En­ter­ing the fi­nal fron­tier

The Prof takes his sons, James and Tom, fish­ing in Amer­ica’s ice box: Alaska, the 49th state

Country Life Every Week - - Contents - David Pro­fumo caught his first fish at the age of five. A nov­el­ist and a bi­og­ra­pher, he lives up a Perthshire glen with his new cocker puppy, Pom­pey, who only un­der­stands Latin

David Pro­fumo fishes in Alaska

CON­CEIV­ABLY be­cause their fa­ther spent their for­ma­tive years re­lent­lessly ex­tolling the virtues of the pas­time, my sons James and Tom have man­aged to reach their thir­ties with­out ever hav­ing fished for salmon. This sum­mer, I re­solved to rem­edy that— but where in the world to take them with a vir­tual guar­an­tee of suc­cess?

Twice the size of Texas, with more coast­line than the lower 48 states put to­gether, and fa­mously sold by the Rus­sians in 1867 for less than two cents an acre, Alaska takes its name from the na­tive alaxsxag, mean­ing ‘great coun­try’. There are also sev­eral thou­sand salmon rivers and we were head­ing to­wards the Bris­tol Bay area, to the mighty Alagnak river. It’s a longish schlep to get there (six flights for one of the boys) and wasn’t overly help­ful of Ice­landair to leave most of our kit in Ke­flavik, but, even­tu­ally, our bush plane left the lit­tle airstrip at King Salmon—where, aptly enough, we had been wait­ing for an­other guest named Mr Salmon. Be­low us was end­less green hin­ter­land pocked with lakelets and scrib­bled across with streams.

Now in its sec­ond year of op­er­a­tion un­der the fa­ther-and­son own­er­ship of Wayne and Ja­cob Mcgee, the Alaska Tro­phy Ad­ven­tures Lodge is lo­cated some 50 miles up from tide­wa­ter on the re­mote Up­per Braids area of the river, which boasts some of the most prodi­gious runs of Pa­cific salmon on the planet. Fully equipped from the lodge’s tackle room, we sped down­stream in a jet boat the first morn­ing to find a chum bar that I last fished in 1998 with the late an­gling swami Arthur Oglesby.

We didn’t have to wait long there for Mis­ter Salmon. Within min­utes, the boys were both hooked up into feisty chums (or ‘tiger’ salmon)—real drag­bust- ing bruis­ers, some of which weighed about 15lb and ea­gerly chomped the vast tan­dem cerise zonkers we were throw­ing off sin­gle-handed rods. The chum is hugely pow­er­ful for its size and, al­though some of the old stagers looked as if they’d been in a bar­room brawl, they pro­vided great sport. Our team of five prob­a­bly hooked up 100 fish that day—one heck of a cur­tain­raiser for the ex­pe­di­tion.

There are five species of Pacifics here and their pro­fu­sion can be as­ton­ish­ing. Kings grow the largest (you can catch them to more than 50lb), but, this sea­son, the run was sparse and late. For sheer num­bers, the sock­eye (or ‘red’) is the one to seek and we were lucky that they were still com­ing into the

‘We had a two-day bo­nanza be­fore the run be­gan to dwin­dle ’

river at the end of July. On day two, veteran guide Justin took us up to a sidestream nick­named Costco, where, in the de­li­ciously clear wa­ter, you could see them swim­ming steadily, of­ten four abreast— part of an es­ti­mated mi­gra­tion of three mil­lion this sum­mer. It was an awe­some spec­ta­cle.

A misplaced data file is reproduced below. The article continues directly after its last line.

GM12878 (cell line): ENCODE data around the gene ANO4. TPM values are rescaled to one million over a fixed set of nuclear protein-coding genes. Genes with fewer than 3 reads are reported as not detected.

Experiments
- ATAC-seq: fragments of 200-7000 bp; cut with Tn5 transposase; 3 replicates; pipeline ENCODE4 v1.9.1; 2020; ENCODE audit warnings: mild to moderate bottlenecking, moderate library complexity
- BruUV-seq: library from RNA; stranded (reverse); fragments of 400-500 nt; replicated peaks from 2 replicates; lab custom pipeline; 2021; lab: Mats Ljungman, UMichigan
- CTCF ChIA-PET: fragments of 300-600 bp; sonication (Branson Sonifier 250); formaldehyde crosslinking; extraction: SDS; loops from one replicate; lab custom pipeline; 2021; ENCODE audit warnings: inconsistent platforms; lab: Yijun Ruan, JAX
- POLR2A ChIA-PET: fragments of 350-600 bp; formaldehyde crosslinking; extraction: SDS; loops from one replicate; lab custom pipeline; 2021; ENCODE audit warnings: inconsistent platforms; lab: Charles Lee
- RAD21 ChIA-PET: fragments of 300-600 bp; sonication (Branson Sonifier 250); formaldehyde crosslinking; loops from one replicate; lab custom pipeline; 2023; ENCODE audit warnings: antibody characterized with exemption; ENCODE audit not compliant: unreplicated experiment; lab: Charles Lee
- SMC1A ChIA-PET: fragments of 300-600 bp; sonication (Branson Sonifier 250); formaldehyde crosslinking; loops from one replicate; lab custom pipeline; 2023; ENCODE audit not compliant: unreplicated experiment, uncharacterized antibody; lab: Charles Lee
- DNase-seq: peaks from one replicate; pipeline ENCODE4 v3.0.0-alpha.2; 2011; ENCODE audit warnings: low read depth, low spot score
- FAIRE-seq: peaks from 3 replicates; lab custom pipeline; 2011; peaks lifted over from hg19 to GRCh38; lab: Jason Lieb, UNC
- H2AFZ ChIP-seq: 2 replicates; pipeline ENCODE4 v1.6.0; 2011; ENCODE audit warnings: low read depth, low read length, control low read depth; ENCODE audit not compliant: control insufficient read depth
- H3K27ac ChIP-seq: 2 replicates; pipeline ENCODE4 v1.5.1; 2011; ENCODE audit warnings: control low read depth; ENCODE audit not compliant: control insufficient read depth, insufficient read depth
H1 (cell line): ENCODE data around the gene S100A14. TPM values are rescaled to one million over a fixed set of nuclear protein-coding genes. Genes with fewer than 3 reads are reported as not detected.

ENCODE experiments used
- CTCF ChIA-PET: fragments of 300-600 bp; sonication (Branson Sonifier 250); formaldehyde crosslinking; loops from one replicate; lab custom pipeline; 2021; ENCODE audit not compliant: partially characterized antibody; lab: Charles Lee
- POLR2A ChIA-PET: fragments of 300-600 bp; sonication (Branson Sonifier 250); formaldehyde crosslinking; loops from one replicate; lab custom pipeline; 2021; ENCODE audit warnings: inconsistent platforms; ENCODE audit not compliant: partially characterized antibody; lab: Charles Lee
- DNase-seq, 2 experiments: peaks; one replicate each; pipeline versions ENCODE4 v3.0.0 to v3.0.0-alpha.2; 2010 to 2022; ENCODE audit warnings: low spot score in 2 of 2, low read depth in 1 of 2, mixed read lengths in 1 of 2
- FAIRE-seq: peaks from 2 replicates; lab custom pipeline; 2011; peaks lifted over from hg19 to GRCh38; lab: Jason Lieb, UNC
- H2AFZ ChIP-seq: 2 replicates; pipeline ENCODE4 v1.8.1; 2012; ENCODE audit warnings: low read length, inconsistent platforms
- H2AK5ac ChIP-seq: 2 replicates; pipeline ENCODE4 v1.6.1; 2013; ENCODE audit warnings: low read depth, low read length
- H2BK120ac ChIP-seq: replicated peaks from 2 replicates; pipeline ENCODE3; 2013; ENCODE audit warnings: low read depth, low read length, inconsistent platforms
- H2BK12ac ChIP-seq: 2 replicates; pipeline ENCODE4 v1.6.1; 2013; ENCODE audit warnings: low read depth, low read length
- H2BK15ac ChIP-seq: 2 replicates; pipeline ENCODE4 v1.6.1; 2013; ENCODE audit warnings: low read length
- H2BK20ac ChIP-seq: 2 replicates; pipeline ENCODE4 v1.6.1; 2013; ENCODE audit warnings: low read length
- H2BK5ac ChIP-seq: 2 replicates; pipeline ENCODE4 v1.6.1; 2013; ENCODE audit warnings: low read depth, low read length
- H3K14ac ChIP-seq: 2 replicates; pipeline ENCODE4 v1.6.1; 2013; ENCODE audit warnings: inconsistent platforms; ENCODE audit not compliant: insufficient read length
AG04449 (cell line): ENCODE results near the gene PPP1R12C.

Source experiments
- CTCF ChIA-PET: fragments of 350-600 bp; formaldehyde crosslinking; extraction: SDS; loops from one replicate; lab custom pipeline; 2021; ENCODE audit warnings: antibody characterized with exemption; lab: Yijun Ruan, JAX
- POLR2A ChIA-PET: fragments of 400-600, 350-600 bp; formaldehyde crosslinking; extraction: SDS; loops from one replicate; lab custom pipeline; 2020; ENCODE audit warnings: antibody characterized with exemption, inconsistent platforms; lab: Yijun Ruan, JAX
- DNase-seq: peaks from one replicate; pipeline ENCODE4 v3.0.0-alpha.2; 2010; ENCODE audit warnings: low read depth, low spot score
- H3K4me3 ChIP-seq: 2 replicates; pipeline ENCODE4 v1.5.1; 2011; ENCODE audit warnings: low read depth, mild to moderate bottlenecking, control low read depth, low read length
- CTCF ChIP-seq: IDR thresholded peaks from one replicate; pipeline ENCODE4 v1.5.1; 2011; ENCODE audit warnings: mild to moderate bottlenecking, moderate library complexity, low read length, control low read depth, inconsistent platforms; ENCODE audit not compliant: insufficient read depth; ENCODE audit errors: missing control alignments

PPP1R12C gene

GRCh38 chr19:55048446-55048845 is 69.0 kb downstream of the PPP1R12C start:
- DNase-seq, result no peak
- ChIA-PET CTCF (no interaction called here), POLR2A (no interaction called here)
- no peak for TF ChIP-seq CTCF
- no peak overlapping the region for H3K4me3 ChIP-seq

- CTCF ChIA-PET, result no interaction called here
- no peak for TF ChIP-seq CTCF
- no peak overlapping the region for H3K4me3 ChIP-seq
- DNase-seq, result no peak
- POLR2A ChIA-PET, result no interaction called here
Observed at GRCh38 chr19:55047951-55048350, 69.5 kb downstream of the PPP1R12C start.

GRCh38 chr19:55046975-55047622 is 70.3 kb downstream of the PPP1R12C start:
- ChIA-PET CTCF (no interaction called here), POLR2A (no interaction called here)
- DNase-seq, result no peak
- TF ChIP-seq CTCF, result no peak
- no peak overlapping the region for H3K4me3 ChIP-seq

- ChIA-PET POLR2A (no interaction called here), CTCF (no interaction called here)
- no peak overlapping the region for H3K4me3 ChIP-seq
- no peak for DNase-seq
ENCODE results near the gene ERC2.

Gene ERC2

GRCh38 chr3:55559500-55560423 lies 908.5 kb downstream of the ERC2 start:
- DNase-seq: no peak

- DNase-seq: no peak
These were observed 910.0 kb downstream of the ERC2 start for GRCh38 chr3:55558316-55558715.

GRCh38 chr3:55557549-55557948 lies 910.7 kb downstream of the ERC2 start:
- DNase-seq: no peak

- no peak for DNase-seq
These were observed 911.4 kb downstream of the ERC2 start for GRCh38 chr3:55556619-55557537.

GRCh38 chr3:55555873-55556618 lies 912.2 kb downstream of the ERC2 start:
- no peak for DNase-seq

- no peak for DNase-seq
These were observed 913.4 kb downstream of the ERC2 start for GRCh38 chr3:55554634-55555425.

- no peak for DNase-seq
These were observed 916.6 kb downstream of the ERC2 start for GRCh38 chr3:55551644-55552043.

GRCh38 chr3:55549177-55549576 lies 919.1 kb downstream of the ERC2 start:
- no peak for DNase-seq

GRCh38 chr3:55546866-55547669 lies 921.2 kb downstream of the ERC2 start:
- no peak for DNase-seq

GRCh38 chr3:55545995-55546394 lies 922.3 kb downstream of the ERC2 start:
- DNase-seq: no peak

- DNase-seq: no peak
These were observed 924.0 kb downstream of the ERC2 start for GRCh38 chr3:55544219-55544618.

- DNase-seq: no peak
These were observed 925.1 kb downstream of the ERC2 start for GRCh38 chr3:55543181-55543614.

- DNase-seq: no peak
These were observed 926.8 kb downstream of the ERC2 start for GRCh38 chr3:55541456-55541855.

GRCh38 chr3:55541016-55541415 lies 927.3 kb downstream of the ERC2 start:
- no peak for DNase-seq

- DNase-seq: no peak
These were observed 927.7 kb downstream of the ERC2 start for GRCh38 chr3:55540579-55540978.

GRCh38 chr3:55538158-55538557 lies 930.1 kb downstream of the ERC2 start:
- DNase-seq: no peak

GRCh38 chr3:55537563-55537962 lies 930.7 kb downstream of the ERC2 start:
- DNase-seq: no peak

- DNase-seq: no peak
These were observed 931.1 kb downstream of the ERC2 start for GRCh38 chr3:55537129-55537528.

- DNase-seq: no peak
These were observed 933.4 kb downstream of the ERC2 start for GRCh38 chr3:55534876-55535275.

Al­though, as they ap­proach spawn­ing, the sock­eyes de­velop epigamic humps and zom­bie den­ti­tion, with gar­ish spinach-and-car­rot col­oration that makes them look like fish painted by Matisse after a tum­bler of cal­va­dos, when fresh and coin- bright like this from the ocean, they’re as lithe and lovely as our grilse—and fight as vig­or­ously. Be­ing plank­ton feed­ers, they won’t chase your fly and there is a knack to the hook-set, but the boys ex­celled them­selves (claim­ing, of course, to have out­fished the pa­ter­fa­mil­ias). It was hard to be sure, be­cause we gen­uinely lost count, but we had a two-day bo­nanza be­fore the run be­gan to dwin­dle, hook­ing lit­er­ally hun­dreds. As they say, it was a truly ‘sock­eye-delic’ ex­pe­ri­ence.

The bears love reds and, on oc­ca­sion, we had to beat a ju­di­cious re­treat—a big brown can cover 50 yards in three sec­onds. Up at the Black Hole pool, one spec­i­men am­bled round be­hind me as I was play­ing a big male sock­eye, but it seemed unim­pressed.

The camp is homely and in­for­mal, al­though some of the ameni­ties are still a lit­tle makeshift (they have no liquor li­cence, so be sure to bring sup­plies). There were 13 guests stay­ing and the guides put ev­ery­one onto mul­ti­tudes of fish.

We landed eight species, in­clud­ing the Pa­cific pentarchy— James caught the camp’s first coho of the sea­son, friend Todd bagged a small­ish king, I man­aged to hood­wink a humpy and we also took nu­mer­ous grayling and rain­bows on dry cad­dis and nymphs. On the last day, we en­joyed a float trip in two in­flat­able rafts, which is an ideal way of si­lently see­ing the river­scape.

My own most mem­o­rable fish was a re­splen­dent 2ft-long Dolly Var­den—a char named after a colour­ful char­ac­ter in Dick­ens’s

Barn­aby Rudge, its quick­sil­ver flanks prinked with mad­der. In six days here, we had the equiv­a­lent of six sea­sons of fish­ing any­where at home.

Back in An­chor­age, we cel­e­brated at Humpy’s seafood joint and the boys bought me a bumper sticker say­ing ‘I Got Crabs at Humpy’s’. Not sure that quite counts as an­other species.

Above: A triple hook up by the Pro­fumo fam­ily. Right: The out­come of a morn­ing’s work in the Black Hole pool

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